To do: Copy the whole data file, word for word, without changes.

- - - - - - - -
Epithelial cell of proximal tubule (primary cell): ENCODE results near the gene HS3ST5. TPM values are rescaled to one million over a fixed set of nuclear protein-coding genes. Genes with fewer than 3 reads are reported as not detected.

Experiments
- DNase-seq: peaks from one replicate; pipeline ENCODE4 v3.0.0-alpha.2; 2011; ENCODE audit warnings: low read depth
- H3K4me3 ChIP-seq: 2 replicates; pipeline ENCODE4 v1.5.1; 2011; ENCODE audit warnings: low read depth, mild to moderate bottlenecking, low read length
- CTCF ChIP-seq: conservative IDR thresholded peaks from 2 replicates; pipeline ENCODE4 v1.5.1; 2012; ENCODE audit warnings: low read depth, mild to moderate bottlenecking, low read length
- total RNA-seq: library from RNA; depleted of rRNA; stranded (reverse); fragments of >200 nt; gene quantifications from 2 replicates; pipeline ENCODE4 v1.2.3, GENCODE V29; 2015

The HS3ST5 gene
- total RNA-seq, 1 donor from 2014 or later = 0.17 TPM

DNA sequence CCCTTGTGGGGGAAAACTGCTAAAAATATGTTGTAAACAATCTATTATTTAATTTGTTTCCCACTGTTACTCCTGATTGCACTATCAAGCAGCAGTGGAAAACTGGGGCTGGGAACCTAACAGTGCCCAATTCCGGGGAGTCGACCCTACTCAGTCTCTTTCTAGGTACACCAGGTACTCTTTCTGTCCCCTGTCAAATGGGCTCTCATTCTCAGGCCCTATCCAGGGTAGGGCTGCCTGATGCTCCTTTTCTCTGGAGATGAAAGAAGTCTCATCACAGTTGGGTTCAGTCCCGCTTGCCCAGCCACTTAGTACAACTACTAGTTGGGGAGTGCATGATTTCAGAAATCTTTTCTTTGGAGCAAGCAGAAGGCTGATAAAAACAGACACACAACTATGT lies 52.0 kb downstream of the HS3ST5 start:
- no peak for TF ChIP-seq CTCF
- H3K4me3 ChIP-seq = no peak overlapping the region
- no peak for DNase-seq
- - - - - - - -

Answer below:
Epithelial cell of proximal tubule (primary cell): ENCODE results near the gene HS3ST5. TPM values are rescaled to one million over a fixed set of nuclear protein-coding genes. Genes with fewer than 3 reads are reported as not detected.

Experiments
- DNase-seq: peaks from one replicate; pipeline ENCODE4 v3.0.0-alpha.2; 2011; ENCODE audit warnings: low read depth
- H3K4me3 ChIP-seq: 2 replicates; pipeline ENCODE4 v1.5.1; 2011; ENCODE audit warnings: low read depth, mild to moderate bottlenecking, low read length
- CTCF ChIP-seq: conservative IDR thresholded peaks from 2 replicates; pipeline ENCODE4 v1.5.1; 2012; ENCODE audit warnings: low read depth, mild to moderate bottlenecking, low read length
- total RNA-seq: library from RNA; depleted of rRNA; stranded (reverse); fragments of >200 nt; gene quantifications from 2 replicates; pipeline ENCODE4 v1.2.3, GENCODE V29; 2015

The HS3ST5 gene
- total RNA-seq, 1 donor from 2014 or later = 0.17 TPM

DNA sequence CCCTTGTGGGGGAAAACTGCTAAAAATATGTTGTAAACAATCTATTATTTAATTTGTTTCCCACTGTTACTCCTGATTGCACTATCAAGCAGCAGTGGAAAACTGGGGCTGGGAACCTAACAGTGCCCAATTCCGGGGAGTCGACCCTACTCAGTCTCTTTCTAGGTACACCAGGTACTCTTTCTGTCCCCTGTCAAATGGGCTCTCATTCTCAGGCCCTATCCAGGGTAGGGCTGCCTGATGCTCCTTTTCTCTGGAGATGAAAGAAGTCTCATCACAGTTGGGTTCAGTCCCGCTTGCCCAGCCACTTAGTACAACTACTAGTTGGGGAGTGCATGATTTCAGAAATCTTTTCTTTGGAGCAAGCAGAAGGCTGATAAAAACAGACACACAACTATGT lies 52.0 kb downstream of the HS3ST5 start:
- no peak for TF ChIP-seq CTCF
- H3K4me3 ChIP-seq = no peak overlapping the region
- no peak for DNase-seq